Christ Chapel at Texas State's
2020 Year in Review,
Including Why We Almost Had
to Sell the Building
Christ Chapel at Texas State: A campus ministry for ALL students, supported by Lutherans and Episcopalians from across the country.
 
 
 
 
 
 
Well, This was Unexpected
 
 
 
 
For everyone and every church, 2020 has been a very unusual year.  

January: The Spring semester began with excitement and energy. Pr. Jaime spent many a morning on the Quad at his table, pictured above. More than almost any other effort, "tabling" brings students around to find out more about Christ Chapel and our work.  Another draw is our weekly lunches, a ministry we share with the United Campus Ministry, serving between 70-130 people every Monday.  

February: News about the coronavirus reaching our shores was not yet alarming. What was alarming was word from the Diocese of West Texas that the 10-year agreement between the Southwestern Texas Synod of the ELCA and the Episcopal Diocese had come to an end and that the Diocese would like the balance of the cash still owed them from the sale of the building to the United Campus Ministry.  A bit of background:

Christ Chapel was originally a joint campus ministry effort by the two church bodies. In 2006, the former St. Mark's Episcopal Church was purchased by the Lutherans and Episcopalians for $1.5 million, half coming from the Lutherans and half from the Episcopalians, or $750,000 each. The Lutherans raised their share through a multi-year capital funds drive, while the Diocese had reserves that allowed them to simply write a check.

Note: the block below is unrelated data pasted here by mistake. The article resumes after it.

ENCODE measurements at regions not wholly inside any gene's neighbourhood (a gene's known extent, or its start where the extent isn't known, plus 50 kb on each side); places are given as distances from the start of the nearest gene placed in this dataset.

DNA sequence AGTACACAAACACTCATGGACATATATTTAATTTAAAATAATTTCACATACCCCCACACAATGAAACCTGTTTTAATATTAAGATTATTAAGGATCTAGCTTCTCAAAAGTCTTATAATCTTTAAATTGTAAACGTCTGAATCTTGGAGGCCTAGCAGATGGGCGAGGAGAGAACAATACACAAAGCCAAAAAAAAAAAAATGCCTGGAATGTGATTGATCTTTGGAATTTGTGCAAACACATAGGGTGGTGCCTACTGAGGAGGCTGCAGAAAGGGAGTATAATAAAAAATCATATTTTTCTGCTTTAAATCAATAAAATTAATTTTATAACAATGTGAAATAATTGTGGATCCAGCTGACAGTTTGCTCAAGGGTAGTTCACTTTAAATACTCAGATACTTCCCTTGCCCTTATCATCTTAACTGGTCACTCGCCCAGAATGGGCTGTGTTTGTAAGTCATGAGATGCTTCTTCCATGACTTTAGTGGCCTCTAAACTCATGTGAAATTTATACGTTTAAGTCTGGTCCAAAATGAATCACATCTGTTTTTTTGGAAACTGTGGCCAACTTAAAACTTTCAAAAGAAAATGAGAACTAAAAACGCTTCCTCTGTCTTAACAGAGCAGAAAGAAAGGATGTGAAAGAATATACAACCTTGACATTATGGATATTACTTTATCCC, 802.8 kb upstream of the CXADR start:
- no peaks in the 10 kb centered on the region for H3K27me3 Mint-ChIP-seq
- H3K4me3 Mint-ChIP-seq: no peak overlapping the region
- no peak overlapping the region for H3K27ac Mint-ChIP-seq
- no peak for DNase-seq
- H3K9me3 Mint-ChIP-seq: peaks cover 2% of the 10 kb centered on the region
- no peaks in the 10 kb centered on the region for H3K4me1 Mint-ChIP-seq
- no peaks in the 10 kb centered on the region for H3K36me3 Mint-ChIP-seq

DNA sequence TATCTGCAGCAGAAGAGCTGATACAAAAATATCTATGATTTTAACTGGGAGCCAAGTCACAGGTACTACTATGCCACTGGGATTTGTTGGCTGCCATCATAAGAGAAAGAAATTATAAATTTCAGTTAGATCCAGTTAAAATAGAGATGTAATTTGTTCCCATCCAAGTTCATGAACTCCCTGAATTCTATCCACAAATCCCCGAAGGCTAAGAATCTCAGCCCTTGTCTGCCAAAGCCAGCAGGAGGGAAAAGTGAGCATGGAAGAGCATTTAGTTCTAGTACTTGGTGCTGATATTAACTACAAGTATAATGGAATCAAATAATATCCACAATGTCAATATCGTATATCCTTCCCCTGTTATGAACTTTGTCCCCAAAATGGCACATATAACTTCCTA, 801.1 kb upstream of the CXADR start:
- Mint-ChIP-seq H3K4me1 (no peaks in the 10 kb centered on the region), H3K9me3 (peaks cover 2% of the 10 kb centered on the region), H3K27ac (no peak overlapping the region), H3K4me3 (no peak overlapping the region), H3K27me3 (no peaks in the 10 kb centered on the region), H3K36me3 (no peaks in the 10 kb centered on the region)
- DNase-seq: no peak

All was well until 2008, when the Great Recession made it clear that both funding the ministry and upkeep of the building were too much to bear. The decision was made to sell the building, and the suspicion was that an apartment building would take up the space. Thankfully, at the very last hour, Christ Chapel struck a deal with the United Campus Ministry, whose building was perilously close to a new construction project undertaken by the University. The deal was this: UCM would pay half of the $1.5 million and for ten years, let Christ Chapel remain in the space and enjoy fair use at the cost of $20,000 per year taken off the remaining $750,000.  Now that the ten years are up, Christ Chapel is still owed $550,000, or $275,000 to each denomination. the Diocese wants their share, but UCM doesn't have that much.  Much head scratching ensued, with an agreement between the two bishops to take their time in crafting a plan forward. More on that in a bit.